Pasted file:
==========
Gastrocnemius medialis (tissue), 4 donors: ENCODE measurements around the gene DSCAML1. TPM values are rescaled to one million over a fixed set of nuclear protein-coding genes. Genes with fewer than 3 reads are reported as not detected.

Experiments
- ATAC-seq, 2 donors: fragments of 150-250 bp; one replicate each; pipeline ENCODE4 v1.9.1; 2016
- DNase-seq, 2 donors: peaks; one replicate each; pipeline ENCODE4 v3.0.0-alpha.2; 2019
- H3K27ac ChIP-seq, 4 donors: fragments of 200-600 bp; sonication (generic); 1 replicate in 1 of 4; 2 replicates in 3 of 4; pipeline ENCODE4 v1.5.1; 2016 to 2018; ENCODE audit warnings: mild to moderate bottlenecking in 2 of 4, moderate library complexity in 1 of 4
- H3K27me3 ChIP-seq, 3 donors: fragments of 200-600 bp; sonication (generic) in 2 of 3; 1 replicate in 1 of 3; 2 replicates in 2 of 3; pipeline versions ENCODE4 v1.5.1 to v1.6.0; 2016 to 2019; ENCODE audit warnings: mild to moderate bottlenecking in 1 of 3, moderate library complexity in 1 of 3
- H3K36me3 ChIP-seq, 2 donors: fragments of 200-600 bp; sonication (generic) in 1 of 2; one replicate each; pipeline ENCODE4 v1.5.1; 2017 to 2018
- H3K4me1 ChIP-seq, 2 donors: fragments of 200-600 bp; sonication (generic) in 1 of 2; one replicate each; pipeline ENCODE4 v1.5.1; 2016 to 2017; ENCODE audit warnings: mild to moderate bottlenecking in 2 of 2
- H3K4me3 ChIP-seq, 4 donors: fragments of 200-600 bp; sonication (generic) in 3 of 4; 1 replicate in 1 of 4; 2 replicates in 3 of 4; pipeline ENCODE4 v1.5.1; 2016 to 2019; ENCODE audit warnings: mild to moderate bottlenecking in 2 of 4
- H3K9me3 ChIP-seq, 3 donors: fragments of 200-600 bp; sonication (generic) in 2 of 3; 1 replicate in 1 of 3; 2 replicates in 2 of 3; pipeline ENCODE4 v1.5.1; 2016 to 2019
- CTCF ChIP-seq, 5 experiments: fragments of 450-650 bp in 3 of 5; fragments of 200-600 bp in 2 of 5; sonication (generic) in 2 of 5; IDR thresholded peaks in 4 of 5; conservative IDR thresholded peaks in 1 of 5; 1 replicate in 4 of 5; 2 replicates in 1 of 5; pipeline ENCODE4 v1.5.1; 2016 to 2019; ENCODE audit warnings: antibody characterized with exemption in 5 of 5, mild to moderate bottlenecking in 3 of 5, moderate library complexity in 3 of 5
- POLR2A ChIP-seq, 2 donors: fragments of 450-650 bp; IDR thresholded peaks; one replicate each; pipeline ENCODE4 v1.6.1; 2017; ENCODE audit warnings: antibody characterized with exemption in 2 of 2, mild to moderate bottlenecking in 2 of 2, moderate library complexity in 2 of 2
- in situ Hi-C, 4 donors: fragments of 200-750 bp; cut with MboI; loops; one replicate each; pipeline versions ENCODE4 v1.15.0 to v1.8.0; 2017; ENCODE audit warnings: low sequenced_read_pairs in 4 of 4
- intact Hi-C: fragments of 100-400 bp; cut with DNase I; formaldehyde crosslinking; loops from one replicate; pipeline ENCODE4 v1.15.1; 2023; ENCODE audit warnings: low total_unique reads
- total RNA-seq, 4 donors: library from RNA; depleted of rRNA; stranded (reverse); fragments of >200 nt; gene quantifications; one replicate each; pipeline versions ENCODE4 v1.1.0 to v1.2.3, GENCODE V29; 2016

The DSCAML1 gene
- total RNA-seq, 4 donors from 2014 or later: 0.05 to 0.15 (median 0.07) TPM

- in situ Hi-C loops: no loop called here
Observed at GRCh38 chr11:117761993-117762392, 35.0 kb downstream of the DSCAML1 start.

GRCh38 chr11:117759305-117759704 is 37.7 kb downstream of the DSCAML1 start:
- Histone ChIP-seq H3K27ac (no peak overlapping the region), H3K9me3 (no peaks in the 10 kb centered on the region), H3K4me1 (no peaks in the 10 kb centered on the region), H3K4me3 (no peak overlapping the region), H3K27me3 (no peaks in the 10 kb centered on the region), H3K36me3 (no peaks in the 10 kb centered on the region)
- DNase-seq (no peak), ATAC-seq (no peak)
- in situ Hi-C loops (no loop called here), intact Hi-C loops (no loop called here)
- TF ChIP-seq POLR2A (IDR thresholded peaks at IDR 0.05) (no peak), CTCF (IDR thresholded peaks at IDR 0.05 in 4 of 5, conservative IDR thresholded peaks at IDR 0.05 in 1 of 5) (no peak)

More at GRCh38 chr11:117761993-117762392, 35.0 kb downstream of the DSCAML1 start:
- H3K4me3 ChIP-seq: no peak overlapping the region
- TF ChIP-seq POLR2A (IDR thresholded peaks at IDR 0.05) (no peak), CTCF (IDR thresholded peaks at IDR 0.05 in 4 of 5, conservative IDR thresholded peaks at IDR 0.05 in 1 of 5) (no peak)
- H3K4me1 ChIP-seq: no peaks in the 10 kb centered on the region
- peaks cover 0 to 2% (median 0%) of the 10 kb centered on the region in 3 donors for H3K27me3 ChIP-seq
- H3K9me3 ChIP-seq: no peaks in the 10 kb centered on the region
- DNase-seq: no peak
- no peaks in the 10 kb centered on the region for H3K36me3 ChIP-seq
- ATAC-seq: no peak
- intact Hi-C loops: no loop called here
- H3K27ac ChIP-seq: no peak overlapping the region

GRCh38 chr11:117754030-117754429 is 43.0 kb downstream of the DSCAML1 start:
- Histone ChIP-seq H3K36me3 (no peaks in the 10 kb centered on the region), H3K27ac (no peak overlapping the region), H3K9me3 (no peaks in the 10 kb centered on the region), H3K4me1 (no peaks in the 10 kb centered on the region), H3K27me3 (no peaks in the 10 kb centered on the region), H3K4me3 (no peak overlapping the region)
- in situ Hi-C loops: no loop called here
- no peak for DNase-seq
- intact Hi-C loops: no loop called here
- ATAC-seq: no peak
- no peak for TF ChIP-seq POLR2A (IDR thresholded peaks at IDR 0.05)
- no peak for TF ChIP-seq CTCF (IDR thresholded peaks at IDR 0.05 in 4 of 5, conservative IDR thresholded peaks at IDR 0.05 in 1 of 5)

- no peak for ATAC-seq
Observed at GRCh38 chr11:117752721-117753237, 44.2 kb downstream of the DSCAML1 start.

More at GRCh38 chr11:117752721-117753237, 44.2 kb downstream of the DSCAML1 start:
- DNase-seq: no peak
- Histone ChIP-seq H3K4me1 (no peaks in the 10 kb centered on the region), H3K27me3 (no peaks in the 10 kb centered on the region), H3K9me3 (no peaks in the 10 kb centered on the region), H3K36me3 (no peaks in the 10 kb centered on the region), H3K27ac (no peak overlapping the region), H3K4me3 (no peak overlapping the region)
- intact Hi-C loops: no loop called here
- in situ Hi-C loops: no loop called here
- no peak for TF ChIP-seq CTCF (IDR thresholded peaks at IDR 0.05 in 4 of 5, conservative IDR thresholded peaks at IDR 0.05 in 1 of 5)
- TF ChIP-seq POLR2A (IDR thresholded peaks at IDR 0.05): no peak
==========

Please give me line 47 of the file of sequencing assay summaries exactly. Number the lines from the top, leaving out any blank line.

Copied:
- DNase-seq: no peak